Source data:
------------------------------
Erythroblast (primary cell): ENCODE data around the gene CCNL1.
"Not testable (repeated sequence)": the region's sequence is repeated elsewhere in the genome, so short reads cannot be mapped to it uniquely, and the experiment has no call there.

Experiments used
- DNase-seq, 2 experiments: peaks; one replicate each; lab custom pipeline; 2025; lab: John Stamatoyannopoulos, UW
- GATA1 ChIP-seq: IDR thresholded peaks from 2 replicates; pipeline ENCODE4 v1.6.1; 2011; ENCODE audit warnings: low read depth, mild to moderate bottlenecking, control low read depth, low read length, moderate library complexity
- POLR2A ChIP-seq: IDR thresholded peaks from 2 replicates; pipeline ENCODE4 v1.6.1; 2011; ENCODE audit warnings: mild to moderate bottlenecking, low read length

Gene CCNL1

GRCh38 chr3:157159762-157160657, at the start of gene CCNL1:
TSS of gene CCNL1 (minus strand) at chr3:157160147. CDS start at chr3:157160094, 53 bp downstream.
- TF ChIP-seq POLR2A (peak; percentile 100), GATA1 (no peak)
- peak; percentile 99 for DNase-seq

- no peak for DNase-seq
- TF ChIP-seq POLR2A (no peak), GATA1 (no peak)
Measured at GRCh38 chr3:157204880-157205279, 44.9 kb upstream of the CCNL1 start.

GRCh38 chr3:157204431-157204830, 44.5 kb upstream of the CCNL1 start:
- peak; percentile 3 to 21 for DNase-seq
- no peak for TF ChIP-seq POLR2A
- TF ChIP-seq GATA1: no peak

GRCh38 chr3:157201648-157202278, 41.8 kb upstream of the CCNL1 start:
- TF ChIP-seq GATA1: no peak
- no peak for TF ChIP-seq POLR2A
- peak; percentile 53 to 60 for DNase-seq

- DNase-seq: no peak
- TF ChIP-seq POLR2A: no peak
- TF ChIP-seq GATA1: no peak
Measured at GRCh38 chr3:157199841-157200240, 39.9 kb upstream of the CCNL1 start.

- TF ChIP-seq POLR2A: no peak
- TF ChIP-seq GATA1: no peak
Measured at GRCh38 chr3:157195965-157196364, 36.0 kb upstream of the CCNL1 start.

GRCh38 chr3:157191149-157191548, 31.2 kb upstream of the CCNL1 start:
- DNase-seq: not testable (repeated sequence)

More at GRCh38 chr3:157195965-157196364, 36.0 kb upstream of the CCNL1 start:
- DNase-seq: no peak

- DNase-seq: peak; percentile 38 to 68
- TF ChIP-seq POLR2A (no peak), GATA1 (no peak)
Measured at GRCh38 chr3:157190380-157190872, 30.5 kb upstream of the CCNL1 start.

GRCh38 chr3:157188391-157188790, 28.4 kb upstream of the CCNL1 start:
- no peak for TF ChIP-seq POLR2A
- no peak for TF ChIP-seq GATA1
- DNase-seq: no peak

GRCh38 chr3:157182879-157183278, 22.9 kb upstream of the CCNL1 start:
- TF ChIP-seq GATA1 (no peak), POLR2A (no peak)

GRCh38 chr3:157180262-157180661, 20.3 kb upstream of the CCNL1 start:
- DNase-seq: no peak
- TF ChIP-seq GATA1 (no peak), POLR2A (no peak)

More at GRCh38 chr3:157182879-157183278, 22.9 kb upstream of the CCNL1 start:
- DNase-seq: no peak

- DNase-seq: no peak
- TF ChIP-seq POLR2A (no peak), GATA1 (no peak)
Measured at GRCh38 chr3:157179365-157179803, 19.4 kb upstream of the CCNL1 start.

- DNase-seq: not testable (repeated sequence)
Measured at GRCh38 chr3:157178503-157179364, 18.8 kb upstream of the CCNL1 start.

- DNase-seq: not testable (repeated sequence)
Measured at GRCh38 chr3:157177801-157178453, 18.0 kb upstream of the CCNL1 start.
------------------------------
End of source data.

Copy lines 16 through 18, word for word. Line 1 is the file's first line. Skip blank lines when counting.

- peak; percentile 3 to 21 for DNase-seq
- no peak for TF ChIP-seq POLR2A
- TF ChIP-seq GATA1: no peak